Only about three in every 100 women fleeing family violence received the long-term housing they desperately needed during the first two years of the pandemic, a new analysis of national data reveals.
In 2019-20, 39,408 people fleeing family violence came to homelessness services in need of long-term housing. Just 3.1 per cent were re-housed.
The following year – 2020-21 – demand increased slightly to 39,680, but even less (2.9 per cent) were re-housed.
Homelessness Australia also cross-referenced the demand identified in Nowhere to Go – a landmark report into homelessness completed by Equity Economics in July 2021 - against the Commonwealth’s commitments over the next five years.
Federally, 4,000 additional homes have been promised over five years (800 per year) to assist women and children fleeing violence. However, annual need equates to more than 16,810 homes, meaning new housing commitments only deliver about five per cent of what’s actually required.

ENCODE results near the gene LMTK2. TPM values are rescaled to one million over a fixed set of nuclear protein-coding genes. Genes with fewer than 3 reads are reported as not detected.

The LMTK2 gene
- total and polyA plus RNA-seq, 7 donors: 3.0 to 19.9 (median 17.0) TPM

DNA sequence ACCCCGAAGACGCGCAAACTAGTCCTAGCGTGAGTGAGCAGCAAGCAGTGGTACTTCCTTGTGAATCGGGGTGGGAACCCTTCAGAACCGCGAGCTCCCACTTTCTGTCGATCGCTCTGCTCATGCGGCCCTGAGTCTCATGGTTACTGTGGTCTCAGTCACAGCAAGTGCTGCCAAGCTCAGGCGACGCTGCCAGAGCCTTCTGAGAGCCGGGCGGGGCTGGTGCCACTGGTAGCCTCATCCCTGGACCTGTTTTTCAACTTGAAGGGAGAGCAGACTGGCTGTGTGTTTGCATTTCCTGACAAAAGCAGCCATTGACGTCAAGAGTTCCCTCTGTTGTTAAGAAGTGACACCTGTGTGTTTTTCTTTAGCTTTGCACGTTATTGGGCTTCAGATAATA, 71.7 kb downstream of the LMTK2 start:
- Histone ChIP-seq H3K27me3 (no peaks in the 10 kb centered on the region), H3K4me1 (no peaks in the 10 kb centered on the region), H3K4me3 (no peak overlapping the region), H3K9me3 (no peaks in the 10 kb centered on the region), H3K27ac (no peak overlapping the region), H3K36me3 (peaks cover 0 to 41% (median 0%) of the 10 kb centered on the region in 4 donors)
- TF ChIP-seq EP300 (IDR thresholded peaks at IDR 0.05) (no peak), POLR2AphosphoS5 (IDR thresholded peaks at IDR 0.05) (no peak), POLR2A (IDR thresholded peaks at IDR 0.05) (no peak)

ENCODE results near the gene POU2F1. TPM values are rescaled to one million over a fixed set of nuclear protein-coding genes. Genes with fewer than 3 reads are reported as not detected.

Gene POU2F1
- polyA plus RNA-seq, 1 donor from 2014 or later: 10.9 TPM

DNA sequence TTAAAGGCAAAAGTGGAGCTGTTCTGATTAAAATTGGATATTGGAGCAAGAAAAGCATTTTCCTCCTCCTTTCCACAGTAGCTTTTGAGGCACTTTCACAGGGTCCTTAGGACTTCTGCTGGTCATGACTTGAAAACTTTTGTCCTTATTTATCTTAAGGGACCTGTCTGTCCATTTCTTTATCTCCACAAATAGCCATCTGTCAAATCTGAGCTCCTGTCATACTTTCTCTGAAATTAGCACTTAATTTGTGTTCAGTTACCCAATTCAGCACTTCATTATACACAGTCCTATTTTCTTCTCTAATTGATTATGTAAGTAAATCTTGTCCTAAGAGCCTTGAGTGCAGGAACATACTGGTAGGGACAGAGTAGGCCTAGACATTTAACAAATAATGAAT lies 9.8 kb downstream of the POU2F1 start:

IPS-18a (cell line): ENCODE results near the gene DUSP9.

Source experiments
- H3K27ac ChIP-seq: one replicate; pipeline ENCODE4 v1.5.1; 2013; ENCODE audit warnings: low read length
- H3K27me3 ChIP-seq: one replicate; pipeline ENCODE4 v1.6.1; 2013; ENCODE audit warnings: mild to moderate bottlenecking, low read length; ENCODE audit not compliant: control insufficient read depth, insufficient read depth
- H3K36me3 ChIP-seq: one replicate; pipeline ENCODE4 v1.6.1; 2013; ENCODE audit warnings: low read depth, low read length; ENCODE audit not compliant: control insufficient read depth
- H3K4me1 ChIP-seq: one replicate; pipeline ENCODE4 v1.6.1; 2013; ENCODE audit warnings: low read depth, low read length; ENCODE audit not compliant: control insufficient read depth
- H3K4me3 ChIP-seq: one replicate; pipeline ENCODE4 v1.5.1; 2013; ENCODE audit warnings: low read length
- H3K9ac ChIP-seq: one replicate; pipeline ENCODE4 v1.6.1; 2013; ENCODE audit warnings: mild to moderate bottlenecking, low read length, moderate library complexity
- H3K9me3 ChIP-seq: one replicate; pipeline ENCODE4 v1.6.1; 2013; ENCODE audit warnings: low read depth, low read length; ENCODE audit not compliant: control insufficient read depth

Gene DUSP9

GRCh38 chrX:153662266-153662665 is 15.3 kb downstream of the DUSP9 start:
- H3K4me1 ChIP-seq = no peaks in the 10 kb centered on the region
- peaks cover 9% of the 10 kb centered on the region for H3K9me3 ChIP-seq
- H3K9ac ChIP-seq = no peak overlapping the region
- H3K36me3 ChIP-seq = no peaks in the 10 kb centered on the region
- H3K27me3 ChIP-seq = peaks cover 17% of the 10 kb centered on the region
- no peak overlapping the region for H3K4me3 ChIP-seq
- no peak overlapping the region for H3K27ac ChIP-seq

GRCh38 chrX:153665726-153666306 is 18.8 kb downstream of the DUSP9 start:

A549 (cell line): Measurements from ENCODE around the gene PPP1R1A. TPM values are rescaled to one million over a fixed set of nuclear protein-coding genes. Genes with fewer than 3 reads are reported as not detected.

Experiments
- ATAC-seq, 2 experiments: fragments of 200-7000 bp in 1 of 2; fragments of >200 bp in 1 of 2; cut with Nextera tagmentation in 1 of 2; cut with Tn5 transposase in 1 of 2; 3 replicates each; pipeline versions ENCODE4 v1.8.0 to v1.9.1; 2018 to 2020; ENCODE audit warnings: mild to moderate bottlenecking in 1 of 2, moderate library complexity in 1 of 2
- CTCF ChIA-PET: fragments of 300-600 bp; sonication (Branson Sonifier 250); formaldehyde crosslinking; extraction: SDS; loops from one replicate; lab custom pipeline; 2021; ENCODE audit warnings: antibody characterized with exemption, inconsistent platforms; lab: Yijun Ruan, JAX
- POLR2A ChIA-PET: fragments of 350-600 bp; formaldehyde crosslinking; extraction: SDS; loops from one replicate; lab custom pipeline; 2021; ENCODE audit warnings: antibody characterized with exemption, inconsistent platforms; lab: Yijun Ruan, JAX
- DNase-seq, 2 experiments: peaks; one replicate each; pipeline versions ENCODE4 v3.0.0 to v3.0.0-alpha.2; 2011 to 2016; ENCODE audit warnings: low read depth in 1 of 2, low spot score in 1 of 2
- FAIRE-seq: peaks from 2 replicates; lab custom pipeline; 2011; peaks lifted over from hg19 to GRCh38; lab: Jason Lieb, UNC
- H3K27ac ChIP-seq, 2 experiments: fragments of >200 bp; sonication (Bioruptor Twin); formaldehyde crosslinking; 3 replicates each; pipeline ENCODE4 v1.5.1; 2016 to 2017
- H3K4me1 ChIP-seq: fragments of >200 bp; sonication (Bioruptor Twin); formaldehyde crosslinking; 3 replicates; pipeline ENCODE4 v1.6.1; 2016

Homelessness Australia chief executive, Kate Colvin, said while Australian governments’ recognition that housing is key to women’s safety in the national plan to end violence against women and children was important, the scale of ambition had to lift.
“A secure home is absolutely central to the safety of those fleeing family violence. Without a home, women and children must choose between homelessness and violence. This is not a choice anyone should have to make," Ms Colvin said.
“This is a basic moral proposition. We live in one of the wealthiest societies in the world and we have all the material and financial means we need for women and children to be safe. It’s a matter of priority.
“The Commonwealth has made important strides forward in recognising this problem and committing to take action by delivering additional social housing homes.
“However, we urgently need to expand the number of properties available to women to achieve safety.”
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